Henry_II_of_England_croppedMatilda never won the war against Stephen, instead it would be her son, who at the time of the invasion had stayed behind in France. Henry Curtmantle, however, never defeated Stephen in battle, but instead made a peace agreement with him after Stephen´s son and heir Eustace had died, which meant that Henry would take the English throne after the death of Stephen which occurred in October 1154. Henry Curtmantle began his reign as Henry II in December that same year.

Henry would become a sometimes ruthless king that spent a great deal of his reign in the saddle, riding back and forth through his vast realm on both sides of “the narrow sea” (the English channel) in an effort to keep it together. I have written briefly about him in my previous post about the murder of Thomas Becket (yet to be translated). He was the first to use the name Plantagenet and would later become dad to the latter day legend Richard the Lionheart.

Matilda herself withdraw to Normandy in 1148 but to a high extent functioned as a political advisor for her son, not least did she try to mediate in the conflict between Henry and Becket

She died in 1167, 65 years old and was put to her final rest in Bec Abbey in Normandy.


Sources: The Plantagentes; the warrior kings and queens who made England – Dan Jones

A History of Britain 3000 BC-AD 1603 – Simon Schama

For a fictional account of Mathilda, I recommend the book Pillars of the Earth by Ken Follet, or for that matter the tv-series with the same name based on said book.


Magna Carta 800 years

On June 15th it will be 800 years since a legendary document was signed at Runnymede in close proximity to Windsor.RunnymedeMagnacartaisle The document has come to continue to have significance throughout the centuries, and in England it can still be brought up in the political debate as a monument over guaranteed rights.

When a debate in 2008 brought up the possibility to prolong the period suspected terrorists could be held without charges being brought against them from 28 days to 44 days, the earlier Member of Parliament for Labour, Tony Benn (dead march 2014) stated that this was the day Magna Carta died.

But what was the background?

Magna Carta was, reluctantly mind you, signed by King John – known to from basically every movie about Robin Hood, from Errol Flynn´s interpretations to Disney´s cartoons to Sir Walter Scott´s Ivanhoe to Kevin Costner in tights.

In every modern depiction he is portrayed as the villain prince who aim to take the throne from his brother, Richard the Lionheart. And that really happened; when Richard was taken prisoner on his way back from the crusades, John did try to seize power.

He King_John_from_NPGwasn´t liked well enough to succeed, but he did manage to cement a genuinely bad reputation that have survived through the centuries. He ascended as a likewise disliked king at the death of his brother Richard in 1199. While historians today are in agreement that he had some talents, there is also an agreement that his many shortcomings as a king dominated, among other what has been described as “repulsive, even dangerous personality traits”; among others malice, pettiness and cruelty. Material for both books and films, in other words,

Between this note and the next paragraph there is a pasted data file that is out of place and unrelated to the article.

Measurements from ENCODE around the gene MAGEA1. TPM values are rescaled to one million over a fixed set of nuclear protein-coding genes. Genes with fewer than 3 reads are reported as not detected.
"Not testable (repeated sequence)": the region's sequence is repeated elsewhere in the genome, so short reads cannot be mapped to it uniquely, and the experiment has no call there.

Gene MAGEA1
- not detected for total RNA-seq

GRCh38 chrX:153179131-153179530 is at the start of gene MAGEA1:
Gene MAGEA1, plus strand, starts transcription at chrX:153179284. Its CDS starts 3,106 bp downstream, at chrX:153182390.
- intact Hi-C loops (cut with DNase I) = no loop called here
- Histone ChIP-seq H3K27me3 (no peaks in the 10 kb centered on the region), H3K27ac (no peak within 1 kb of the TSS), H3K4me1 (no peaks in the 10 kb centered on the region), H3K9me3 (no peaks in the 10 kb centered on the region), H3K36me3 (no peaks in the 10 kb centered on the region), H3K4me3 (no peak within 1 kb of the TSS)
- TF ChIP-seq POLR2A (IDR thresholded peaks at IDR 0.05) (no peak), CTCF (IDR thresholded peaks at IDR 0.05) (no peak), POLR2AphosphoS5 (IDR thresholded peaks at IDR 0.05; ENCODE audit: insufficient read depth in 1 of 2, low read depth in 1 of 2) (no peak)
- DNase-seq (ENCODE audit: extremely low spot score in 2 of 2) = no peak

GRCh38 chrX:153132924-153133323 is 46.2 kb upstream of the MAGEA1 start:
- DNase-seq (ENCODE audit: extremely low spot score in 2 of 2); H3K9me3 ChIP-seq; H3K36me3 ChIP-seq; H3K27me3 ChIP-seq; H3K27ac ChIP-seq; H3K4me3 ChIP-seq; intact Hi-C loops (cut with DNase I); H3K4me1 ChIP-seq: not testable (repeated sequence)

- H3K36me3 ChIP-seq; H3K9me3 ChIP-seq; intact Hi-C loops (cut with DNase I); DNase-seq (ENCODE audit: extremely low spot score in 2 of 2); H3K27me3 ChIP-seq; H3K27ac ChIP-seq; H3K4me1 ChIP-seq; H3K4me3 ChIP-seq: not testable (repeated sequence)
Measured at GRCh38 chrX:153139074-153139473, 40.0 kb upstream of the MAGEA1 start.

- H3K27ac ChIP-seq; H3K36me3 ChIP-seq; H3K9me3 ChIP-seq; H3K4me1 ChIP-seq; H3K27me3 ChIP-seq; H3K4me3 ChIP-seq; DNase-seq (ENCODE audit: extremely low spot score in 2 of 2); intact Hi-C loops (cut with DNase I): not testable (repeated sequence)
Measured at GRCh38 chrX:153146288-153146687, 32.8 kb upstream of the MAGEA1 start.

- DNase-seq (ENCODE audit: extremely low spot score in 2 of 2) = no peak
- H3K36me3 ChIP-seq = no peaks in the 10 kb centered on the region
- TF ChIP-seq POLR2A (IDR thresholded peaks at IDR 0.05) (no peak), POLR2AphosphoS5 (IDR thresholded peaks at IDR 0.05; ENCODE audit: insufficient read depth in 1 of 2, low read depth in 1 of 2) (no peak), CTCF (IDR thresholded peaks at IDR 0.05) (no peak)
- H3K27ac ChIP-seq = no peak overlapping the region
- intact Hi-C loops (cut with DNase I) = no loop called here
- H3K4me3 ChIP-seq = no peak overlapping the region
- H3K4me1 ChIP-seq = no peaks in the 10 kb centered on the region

That he found himself at Runnymede that day in June 800 years ago was a result of a group of Barons whose patience with John´s self-indulgent ways to seize power and funds had come to an end.

Magna Carta was intended as a peace treaty which among other things ensured a more reasonable distribution of power between the upper layers of society, protection for the Barons against unlawful arrests and access to swift justice and limitations to feudal taxes. The Magna Carta is said to have been inspired by the Charter of Liberties signed by Henry II in 1154, which among other things promised that the King wouldn´t plunder Church properties or demand outrageous fees for inheritance or marriage. To make sure the Magna Carta A_Chronicle_of_England_-_Page_226_-_John_Signs_the_Great_Charterwas honoured a council of 25 Barons was put in place, which obviously didn´t help, as no party in the end respected the signed charter, and the conflicts resulted in what is known as the First Baron´s War, a civil war which raged between 1215 and 1217. While John very much was the cause of the conflict, he never saw the end of it, as he died in 1216 from what is believed to have been dysentery.

5136cMagnaCarta_wlThe mythology surrounding the Magna Carta has lived on well into the 20th century, and the charter is seen as being the ground work of both the British democracy as well as the American constitution and the UN declaration of Human Rights.

The judicial importance however began to diminish already in the 16th century as new laws was founded.

But that was then and this is now. Today four copies of the Magna Carta of 1215 still exist (it was elaborated and changed in 1216 and 1217), all of which are kept in England, but they haven´t been brought together until the first week of February this year. Between February 2nd to 5th they were shown to the public at the British Library after which they were brought to the Parliament, and the public had the opportunity to view them during guided tours for most of the month.

Celebrations will continue throughout the year with lectures, theatre plays, debates and exhibitions. For a calendar over the different events, click here.

The history of Magna Carta is much longer than I have written here, but on the same site as you find the above calendar, you will find much of what you may want to know.

Sources: A Knight at the Movies – Medieval History on Film – John Aberth

The Plantagenets – The Warrior Kings and Queens who made England – Dan Jones

Why Magna Carta? Angevin England Revisited – Natalie Fryde

King John, Treachery, Tyranny and the Road to Magna Carta – Marc Morris